Shmuel Herzfeld is the rabbi of Ohev Sholom The National Synagogue, and the oldest Orthodox synagogue in Washington, DC. He received rabbinic ordination from the Rabbi Isaac Elchanan Theological Seminary, an affiliate of Yeshiva University, and a master's degree in Jewish history from Bernard Revel Graduate School of Yeshiva University. His first book was Fifty-Four Pick Up: Fifteen-Minute Inspirational Torah Lessons. He lives in Washington, DC.
[one] "of this year's most compelling new entries."
"...meaty commentary from leading Open Orthodox figures on everything..."
[one] "of this year's most compelling new entries."--David Wilensky"JTA- Jewish Telegraphic Agency" (03/29/2015)
By all criteria theLieberman Open Orthodox Haggadah by Rabbi Shmuel Herzfeldreleased just two weeks before Passover is a smashing success
Congregants have already bought every copy, yet historians should acquire a copy of this work to document the changes in American Jewry.
This Hagadah offers a message for active people- doers who want to change the world.
The haggadah reflects an ethos that educated laity should take an active role.
And several synagogues in various parts of the US replaced their long time rabbis with newer YU rabbis who are more about inclusion, family activities, and social orientation.
A haggadah can only contain this much critique of the system if a significant number of homes did not already feel alienated.
In short, this Haggadah oozes moxie and a direct appeal to those who like the Orthodox lifestyle but find a tension with what they perceive as the abuses of the system.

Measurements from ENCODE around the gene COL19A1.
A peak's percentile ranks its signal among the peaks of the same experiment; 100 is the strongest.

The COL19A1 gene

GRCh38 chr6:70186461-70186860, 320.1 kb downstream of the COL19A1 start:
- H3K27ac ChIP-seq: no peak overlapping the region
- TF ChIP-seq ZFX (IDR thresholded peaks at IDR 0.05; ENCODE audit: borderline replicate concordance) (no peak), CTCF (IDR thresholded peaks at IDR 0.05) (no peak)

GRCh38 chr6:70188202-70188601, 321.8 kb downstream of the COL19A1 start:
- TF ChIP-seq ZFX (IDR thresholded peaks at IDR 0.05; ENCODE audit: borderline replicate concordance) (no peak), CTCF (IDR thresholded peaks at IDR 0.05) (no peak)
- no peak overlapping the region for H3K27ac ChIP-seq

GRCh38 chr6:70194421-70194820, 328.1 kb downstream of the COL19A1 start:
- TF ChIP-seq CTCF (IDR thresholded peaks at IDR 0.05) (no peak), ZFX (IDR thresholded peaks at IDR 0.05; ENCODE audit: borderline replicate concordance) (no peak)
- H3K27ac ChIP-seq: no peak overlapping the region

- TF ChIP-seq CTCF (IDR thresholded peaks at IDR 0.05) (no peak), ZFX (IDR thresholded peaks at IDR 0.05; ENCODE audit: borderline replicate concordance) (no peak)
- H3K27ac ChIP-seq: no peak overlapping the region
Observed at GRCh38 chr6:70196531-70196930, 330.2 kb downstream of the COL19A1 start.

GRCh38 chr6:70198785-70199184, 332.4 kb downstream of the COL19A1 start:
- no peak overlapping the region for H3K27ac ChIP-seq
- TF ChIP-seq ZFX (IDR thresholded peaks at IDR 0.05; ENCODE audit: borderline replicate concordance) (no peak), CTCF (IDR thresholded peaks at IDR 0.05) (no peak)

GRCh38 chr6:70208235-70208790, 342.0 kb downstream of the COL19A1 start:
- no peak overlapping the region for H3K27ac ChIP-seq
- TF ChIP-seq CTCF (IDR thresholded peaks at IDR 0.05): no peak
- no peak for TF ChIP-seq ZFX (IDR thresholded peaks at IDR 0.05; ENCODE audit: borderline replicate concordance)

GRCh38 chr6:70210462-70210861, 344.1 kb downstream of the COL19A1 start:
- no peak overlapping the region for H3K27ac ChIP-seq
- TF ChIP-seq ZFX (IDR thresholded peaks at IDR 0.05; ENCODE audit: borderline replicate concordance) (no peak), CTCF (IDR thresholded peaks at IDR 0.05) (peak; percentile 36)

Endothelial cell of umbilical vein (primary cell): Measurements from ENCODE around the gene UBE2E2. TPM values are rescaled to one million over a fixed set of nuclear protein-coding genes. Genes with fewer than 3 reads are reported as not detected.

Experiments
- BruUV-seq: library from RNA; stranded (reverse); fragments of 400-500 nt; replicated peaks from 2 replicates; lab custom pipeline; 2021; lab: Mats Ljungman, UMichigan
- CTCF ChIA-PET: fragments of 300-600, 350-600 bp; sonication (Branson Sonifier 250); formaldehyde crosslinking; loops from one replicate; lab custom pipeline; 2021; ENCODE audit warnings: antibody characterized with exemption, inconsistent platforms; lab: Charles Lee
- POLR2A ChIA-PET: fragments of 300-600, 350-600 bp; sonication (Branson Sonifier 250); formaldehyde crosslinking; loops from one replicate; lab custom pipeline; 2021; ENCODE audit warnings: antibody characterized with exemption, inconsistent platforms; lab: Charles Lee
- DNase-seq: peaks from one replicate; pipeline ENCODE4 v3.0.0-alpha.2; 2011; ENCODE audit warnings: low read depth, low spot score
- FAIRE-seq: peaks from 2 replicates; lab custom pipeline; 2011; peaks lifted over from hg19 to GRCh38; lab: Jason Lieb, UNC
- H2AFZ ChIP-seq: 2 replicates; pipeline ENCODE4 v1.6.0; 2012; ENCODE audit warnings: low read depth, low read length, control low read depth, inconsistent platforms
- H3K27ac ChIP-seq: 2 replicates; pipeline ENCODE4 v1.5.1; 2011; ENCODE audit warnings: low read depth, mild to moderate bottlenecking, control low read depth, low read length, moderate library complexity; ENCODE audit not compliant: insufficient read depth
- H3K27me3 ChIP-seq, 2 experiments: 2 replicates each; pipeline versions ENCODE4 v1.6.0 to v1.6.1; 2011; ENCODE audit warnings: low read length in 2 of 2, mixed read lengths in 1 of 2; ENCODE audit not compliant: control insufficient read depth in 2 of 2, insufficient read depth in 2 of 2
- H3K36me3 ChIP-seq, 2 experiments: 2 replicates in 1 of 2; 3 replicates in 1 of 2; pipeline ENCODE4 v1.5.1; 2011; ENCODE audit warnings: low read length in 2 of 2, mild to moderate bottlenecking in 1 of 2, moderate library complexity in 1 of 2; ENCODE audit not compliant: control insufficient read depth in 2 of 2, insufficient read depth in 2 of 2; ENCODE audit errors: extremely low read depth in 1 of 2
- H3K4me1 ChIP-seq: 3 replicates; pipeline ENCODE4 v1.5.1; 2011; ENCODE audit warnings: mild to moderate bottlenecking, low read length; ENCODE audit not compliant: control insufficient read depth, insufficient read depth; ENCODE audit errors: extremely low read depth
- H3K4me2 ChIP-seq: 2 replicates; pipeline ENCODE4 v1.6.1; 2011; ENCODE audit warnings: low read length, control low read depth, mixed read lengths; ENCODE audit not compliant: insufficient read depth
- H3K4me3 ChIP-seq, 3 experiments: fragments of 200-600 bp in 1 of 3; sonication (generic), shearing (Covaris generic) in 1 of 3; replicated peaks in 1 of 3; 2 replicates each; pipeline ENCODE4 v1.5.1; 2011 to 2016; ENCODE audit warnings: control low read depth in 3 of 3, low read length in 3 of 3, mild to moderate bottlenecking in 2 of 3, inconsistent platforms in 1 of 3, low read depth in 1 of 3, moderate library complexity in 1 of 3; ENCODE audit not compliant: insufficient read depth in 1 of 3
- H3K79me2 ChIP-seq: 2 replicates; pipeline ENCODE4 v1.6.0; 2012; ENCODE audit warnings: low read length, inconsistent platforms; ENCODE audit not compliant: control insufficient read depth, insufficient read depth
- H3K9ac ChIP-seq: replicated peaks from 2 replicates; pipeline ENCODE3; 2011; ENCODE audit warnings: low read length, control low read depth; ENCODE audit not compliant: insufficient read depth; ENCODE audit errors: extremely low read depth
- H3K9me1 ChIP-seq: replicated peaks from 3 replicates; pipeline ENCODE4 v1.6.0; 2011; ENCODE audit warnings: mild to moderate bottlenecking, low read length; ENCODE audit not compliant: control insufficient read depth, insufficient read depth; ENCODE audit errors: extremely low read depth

All who are hungry for this moxie, let them come and eat.-- (04/11/2015)
I highly recommend reading the haggadah ... good for your midot or character building
I find the content meaningful and thought provoking
The haggada has many useful features, including the simple questions (great for opening discussions with children) in each section.-- (04/03/2015)
This haggadah will keep the reader inspired for many years because it contains many books in one volume. First, the Hebrew text is printed very clearly, as are the accompanying modern English translation and instructions. Second, lively illustrations, together with questions, help keep the interest of the participants. Third, the work includes extended essays connected to the haggadah, Passover, and hot topics within contemporary Judaism, and some of these essays are supplied by guest voices.This haggadah will find a welcome place in many Seder night celebrations and in many libraries as it seeks to show new ways for observant Jews to connect to the ancient texts and halacha on the one hand, and on the other fills the spiritual and communal needs of a diverse Jewish population. After reading this book you may change the way you look at being a modern Jew.-- (12/02/2015)